Empathizing is the drive to identify another person's emotions and thoughts, and to respond to them with a morally proper (nice) emotion. 

Here is another crucial point:  Baron-Cohen is saying that the female brain (unlike the male brain) is hard-wired to be nice.  That is a Feminist tenet if I've ever seen one ! 

 

Self-Contradiction

Now we get to the self-contradiction which I referred to at the start of this article.  Baron-Cohen maintains that the female brain is hard-wired to be nice.  Since I experience, day-to-day, how women treat you in Western societies if you dare to have opinions that they don't like, I find that notion utterly ludicrous!  The notion that women are nice and men are evil is a central feature of contemporary Feminism, and is closely linked to Feminist lies and half-truths about Domestic Violence, for example.

On page 35, Baron-Cohen says the following:

... it is ... the case that indirect aggression (the more female kind) needs better mindreading skills than does direct aggression (the more male kind).  This is because its impact is strategic: you hurt person A by saying something negative about them to person B.  Indirect aggression also involves deception: the aggressor can deny any malicious intent if challenged.

It is hard to see why indirect aggression is a form of empathy, if feeling smugness, hate or pleasure at someone else's sadness is not an example of empathy.  Having stated on page 26-7 that the female brain is intrinsically nice, Baron-Cohen gives an example of its greater nastiness (than the male brain) on page 35!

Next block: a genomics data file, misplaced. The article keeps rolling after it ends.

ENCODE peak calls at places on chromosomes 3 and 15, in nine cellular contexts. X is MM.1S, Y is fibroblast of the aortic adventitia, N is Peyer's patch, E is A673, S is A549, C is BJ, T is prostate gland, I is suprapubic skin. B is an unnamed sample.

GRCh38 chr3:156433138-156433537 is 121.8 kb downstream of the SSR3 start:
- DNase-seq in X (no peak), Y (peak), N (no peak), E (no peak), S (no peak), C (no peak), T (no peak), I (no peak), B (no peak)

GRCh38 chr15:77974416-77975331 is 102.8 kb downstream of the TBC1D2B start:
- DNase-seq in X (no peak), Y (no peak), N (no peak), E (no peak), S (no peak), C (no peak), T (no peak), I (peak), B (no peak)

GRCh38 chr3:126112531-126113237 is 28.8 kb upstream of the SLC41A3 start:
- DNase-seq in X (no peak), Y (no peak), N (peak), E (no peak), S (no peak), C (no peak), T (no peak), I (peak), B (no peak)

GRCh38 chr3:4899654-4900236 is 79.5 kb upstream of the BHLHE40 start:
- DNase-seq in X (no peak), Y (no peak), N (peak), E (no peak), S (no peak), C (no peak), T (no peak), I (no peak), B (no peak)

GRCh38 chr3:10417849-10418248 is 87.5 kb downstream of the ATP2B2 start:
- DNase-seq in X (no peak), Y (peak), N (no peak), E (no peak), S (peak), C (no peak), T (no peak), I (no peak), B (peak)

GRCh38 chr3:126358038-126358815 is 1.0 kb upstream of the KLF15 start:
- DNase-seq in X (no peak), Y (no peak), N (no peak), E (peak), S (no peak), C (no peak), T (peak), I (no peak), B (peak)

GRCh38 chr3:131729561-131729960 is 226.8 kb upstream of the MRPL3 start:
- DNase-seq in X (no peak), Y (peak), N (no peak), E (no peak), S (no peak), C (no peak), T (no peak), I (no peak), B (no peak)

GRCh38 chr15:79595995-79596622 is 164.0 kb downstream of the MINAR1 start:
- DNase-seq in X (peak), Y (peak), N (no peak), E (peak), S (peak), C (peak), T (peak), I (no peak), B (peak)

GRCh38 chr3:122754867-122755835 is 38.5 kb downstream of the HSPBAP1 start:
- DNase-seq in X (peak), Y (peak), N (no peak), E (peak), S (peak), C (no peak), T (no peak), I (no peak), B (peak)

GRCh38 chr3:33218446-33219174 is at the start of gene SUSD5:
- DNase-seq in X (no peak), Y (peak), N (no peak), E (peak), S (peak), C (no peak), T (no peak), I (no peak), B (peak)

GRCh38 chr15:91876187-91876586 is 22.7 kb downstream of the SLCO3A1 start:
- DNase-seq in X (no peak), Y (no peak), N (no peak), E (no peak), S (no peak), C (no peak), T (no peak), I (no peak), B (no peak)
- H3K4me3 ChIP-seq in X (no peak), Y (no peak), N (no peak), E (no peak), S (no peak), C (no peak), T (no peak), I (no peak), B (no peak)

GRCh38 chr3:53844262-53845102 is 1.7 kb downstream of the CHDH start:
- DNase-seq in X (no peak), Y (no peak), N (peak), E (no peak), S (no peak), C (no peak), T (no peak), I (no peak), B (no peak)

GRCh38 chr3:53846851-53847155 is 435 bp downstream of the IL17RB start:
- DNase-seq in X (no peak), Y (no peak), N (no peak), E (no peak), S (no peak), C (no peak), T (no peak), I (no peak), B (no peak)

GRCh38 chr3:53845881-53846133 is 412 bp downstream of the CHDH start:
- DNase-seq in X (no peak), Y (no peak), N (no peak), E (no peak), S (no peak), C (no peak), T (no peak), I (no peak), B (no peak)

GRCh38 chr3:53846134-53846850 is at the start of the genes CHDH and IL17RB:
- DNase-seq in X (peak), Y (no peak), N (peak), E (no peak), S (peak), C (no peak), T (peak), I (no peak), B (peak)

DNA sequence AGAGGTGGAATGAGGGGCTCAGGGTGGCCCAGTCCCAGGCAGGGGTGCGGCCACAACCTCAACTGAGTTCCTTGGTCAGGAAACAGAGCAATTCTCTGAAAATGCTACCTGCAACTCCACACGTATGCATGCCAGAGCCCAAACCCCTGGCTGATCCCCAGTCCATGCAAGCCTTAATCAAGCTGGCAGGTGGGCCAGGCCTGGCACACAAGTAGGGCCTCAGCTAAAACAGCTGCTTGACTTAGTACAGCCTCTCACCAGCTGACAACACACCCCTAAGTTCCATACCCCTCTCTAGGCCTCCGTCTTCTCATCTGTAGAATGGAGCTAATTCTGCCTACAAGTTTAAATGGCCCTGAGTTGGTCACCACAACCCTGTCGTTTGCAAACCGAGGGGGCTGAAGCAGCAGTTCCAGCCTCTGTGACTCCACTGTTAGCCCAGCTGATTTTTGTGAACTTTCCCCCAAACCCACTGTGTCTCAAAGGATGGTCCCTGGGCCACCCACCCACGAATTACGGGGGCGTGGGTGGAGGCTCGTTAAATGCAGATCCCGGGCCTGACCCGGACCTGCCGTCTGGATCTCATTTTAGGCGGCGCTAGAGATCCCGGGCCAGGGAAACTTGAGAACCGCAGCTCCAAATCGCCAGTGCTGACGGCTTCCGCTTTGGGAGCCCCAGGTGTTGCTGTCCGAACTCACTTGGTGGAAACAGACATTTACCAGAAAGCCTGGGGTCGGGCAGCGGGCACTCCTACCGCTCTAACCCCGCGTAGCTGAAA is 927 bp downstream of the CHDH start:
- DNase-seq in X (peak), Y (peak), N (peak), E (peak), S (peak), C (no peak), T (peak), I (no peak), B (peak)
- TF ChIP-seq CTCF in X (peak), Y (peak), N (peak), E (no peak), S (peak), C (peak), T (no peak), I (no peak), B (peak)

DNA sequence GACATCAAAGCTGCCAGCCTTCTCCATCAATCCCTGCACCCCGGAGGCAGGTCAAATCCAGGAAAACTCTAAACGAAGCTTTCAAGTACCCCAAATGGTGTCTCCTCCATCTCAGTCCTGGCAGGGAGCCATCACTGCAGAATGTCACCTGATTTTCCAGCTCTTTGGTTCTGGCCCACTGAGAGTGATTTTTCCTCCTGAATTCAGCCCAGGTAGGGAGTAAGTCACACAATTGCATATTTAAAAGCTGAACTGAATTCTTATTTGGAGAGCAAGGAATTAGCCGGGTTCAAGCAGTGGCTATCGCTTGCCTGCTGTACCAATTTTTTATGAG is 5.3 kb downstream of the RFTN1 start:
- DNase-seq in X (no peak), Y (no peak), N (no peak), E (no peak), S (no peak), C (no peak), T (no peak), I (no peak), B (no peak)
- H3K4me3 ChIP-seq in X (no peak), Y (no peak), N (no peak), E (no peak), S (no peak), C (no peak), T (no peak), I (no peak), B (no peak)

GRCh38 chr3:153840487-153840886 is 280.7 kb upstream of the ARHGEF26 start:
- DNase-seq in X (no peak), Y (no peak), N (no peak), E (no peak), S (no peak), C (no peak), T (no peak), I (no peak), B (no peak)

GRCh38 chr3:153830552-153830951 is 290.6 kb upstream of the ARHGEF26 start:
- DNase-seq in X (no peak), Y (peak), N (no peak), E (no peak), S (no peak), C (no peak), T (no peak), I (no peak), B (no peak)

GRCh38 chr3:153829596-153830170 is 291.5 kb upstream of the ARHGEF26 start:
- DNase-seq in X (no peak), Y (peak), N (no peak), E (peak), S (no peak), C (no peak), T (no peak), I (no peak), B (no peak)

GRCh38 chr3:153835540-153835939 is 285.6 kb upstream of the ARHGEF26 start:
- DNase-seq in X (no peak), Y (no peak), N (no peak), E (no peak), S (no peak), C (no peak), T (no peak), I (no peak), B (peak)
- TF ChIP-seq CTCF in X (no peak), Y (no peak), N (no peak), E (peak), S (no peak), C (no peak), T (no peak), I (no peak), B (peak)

Conclusion

So Cambridge University, like most other Western universities, is a women's kindergarten.  Whether involuntarily (because they have been brainwashed by their Feminist environment) or deliberately (because they are Feminist activists, or merely afraid for their careers), academics churn out slipshod and even self-contradictory drivel which pleases their Feminist mistresses.  This has severe implications for the ability of non-Feminist men to succeed in higher education.   

On page 26, Baron-Cohen discusses what he calls the "cognitive" component of empathy (as well as the "affective" component).  It seems clear that the female brain's empathy has a much less impressive cognitive component than does the male brain's systemizing, which does not seem to have anything other than a cognitive component.  Add to this the fact that the female brain is smaller than the male brain (even after body-size is taken into account), and that anthropologists routinely interpret hominid brain-size as a measure of intelligence.  Maybe anthropologists are making simplistic assumptions (after all, we keep hearing stories about the intelligence of several bird species), or maybe the Feminist universities and the Feminist Psychology industry are designing IQ tests that conceal from us the fact that women are just (comparatively) dumb!

 

* Baron-Cohen, Simon, The Essential Difference: Male and Female Brains and the Truth About Autism, 2004, New York : Basic Books.